The city has a licensing agreement with Esri, the Southern California-based mapping and GIS firm, which provided the technology to develop the bike map.


“It was a simple process thanks to the tools that Esri delivers,” said McEwen. “They’re a big and important partner for the city, and that’s helped us build a pretty robust GIS infrastructure.”


The map also includes indicators for steep uphill climbing, “difficult intersection” and bike shops. If the map seems too busy for some riders, there's a feature to turn off particular layers. Users can also zoom in to particular areas and link to bike shops for hours and other vital information.


“For instance, on our paper maps we have bike shops — we show where they are and we have the name — but you can’t tell exactly where it is because of the scale, so you’re left with a lot of questions about it,” said Jeff Smith, a transportation management demand specialist at the Bureau of Transportation. “This solves a lot of those problems by being able to drill down, get the information, get the link to their website and all of that.”


In 2010 Portland approved its updated “Bike Plan,” which sets the vision for cycling in the city through 2030. As part of that vision the city aims to have 25 percent of trips in the city made by travelers on bicycles. Today, roughly 6.3 percent of workers commute by bicycle, according to 2016 U.S. Census data. This is down from 7 percent in 2015 and 7.2 percent in 2014. Nationwide, only 0.6 percent of workers commuted by bike in 2016. Cities increasingly view bike infrastructure as essential components to creating the kinds of smart and sustainable communities that workers and residents increasingly want.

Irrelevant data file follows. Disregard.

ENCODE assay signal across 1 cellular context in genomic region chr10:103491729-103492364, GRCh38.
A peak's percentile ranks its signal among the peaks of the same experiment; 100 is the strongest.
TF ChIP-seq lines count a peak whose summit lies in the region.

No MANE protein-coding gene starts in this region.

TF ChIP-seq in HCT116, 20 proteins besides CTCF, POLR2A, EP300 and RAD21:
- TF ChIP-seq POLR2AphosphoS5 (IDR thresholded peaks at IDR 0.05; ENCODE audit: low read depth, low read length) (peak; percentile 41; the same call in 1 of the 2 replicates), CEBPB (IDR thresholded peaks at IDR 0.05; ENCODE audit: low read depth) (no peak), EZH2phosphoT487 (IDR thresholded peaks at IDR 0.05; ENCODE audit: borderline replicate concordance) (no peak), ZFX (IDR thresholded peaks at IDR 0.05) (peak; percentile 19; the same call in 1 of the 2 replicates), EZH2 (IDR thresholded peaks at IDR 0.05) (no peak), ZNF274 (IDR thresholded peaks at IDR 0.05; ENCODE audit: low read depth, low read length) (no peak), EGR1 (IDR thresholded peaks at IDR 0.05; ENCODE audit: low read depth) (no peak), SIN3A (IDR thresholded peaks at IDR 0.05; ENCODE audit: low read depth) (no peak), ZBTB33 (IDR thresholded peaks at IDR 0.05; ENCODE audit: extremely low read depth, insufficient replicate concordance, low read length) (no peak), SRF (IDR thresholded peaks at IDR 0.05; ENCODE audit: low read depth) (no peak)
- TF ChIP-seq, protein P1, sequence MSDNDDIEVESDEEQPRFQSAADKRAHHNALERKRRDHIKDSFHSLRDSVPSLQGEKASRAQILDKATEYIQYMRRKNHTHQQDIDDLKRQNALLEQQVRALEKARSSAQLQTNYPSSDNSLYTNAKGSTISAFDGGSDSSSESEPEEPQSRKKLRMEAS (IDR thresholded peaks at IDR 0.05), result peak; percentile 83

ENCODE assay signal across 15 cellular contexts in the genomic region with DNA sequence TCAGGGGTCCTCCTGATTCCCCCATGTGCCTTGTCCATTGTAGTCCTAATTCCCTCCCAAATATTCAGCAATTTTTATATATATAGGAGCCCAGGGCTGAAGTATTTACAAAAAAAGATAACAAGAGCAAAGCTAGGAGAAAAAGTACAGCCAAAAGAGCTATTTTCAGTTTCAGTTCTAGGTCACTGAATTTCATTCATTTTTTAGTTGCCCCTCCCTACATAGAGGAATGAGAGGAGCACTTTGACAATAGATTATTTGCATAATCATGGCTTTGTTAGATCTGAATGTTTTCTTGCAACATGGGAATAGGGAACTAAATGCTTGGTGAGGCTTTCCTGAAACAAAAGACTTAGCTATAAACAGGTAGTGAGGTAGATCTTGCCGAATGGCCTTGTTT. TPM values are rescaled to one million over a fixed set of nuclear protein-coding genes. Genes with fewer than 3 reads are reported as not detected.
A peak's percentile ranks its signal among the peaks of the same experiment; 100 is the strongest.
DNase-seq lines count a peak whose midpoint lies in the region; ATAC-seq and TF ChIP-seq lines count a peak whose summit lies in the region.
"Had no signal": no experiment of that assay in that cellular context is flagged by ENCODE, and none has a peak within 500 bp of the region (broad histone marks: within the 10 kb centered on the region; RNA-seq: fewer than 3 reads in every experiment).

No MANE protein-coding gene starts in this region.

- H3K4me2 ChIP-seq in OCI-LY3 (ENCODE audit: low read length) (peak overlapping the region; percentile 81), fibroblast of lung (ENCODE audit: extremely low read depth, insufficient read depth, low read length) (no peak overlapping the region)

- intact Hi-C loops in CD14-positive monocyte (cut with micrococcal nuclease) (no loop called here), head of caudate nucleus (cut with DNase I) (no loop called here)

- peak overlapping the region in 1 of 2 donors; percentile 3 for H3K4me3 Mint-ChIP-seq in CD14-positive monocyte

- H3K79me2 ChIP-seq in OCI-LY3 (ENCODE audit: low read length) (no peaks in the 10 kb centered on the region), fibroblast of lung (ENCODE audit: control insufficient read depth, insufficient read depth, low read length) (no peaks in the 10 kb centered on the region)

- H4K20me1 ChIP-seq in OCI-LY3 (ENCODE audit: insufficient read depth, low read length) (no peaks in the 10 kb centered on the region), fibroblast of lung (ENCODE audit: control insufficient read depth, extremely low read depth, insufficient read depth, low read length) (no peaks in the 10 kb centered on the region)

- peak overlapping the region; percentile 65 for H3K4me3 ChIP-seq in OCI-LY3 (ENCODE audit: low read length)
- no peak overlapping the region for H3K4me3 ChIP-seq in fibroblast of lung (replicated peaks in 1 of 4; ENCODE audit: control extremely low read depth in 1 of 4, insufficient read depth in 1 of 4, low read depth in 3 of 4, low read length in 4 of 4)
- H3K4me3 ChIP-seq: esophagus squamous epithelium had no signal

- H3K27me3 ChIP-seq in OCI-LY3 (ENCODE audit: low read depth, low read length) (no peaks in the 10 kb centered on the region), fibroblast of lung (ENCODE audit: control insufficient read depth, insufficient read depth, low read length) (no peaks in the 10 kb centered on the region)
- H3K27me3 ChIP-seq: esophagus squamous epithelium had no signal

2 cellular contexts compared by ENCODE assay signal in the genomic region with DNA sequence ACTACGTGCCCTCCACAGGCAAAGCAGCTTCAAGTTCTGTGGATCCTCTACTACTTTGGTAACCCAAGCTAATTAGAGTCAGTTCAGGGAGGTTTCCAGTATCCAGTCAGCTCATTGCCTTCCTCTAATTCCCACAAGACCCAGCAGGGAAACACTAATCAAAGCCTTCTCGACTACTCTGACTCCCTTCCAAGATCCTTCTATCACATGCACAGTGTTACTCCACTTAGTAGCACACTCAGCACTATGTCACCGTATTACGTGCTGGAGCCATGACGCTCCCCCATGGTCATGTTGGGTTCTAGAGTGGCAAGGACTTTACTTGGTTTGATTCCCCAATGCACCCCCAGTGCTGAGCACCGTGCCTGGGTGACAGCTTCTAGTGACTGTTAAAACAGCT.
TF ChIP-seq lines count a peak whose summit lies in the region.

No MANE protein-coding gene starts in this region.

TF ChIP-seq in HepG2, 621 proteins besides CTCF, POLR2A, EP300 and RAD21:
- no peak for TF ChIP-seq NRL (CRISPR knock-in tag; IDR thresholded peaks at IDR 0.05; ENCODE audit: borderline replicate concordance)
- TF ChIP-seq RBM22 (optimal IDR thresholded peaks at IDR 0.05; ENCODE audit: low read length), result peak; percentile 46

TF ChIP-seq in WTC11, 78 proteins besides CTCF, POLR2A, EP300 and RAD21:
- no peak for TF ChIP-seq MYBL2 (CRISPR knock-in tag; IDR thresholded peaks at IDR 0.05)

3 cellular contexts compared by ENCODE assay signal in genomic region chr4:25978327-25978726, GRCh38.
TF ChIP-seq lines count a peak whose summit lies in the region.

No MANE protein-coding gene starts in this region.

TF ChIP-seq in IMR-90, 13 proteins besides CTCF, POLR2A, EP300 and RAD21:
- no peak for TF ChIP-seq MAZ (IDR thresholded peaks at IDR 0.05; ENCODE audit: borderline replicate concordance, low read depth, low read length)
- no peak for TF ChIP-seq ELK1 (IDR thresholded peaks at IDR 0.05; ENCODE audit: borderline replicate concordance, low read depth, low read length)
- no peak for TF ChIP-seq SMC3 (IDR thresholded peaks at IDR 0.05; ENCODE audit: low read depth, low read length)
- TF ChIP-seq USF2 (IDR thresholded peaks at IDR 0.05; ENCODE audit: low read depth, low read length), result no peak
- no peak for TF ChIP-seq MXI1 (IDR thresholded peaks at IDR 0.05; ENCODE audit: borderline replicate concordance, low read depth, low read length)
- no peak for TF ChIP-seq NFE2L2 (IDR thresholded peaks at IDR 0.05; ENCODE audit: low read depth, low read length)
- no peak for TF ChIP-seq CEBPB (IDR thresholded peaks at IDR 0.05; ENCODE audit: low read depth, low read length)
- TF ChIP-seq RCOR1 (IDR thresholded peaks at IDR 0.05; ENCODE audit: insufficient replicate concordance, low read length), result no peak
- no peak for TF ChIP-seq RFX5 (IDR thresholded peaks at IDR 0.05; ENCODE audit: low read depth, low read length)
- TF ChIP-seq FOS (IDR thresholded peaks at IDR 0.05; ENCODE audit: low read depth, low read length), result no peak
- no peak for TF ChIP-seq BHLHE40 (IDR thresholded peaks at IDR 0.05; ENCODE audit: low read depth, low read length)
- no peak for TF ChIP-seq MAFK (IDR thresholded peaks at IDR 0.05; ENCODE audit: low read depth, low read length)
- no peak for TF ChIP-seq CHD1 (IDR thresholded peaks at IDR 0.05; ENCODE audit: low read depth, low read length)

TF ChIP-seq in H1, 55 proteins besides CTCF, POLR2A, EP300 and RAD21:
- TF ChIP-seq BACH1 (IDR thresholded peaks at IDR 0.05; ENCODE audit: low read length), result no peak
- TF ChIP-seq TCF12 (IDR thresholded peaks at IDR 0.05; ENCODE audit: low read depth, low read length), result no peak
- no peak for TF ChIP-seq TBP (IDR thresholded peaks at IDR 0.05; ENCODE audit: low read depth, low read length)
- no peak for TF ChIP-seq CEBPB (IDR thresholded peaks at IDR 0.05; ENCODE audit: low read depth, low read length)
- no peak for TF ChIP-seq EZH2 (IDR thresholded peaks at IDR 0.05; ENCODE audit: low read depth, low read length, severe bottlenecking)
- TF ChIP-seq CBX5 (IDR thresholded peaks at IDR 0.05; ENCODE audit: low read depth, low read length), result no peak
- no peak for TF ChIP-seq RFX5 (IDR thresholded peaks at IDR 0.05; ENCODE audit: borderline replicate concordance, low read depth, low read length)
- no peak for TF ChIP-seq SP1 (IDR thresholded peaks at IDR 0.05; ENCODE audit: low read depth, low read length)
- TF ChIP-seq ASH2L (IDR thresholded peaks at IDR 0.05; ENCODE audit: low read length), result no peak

Boosting bike ridership means improving the infrastructure, say officials, and a map is as much a part of infrastructure as a bike lane. Roughly 4,000 riders downloaded the map in the first month, without any communication or marketing, since the project is still in a “semi-beta phase,” said Schafer. Portland prints about 80,000 paper maps a year.


The map is “a pretty essential piece” of the city’s cycling infrastructure, said Smith. “If you’re going to spend money building bike facilities, then you better take care of directing people to them.”


]]> (Esri) Esri GIS News Fri, 20 Oct 2017 22:29:00 +0000
Riverside County Works to Land Amazon's New Headquarters ]]> (Esri) Esri GIS News Fri, 20 Oct 2017 22:29:00 +0000 Meet GovLoop's Featured Bloggers! 98-featuredblog01

Last month, we put out a call for our Fall round of GovLoop Featured Bloggers – and you responded with amazing enthusiasm. We’re now pleased to announce our 14th Cohort of Featured Bloggers!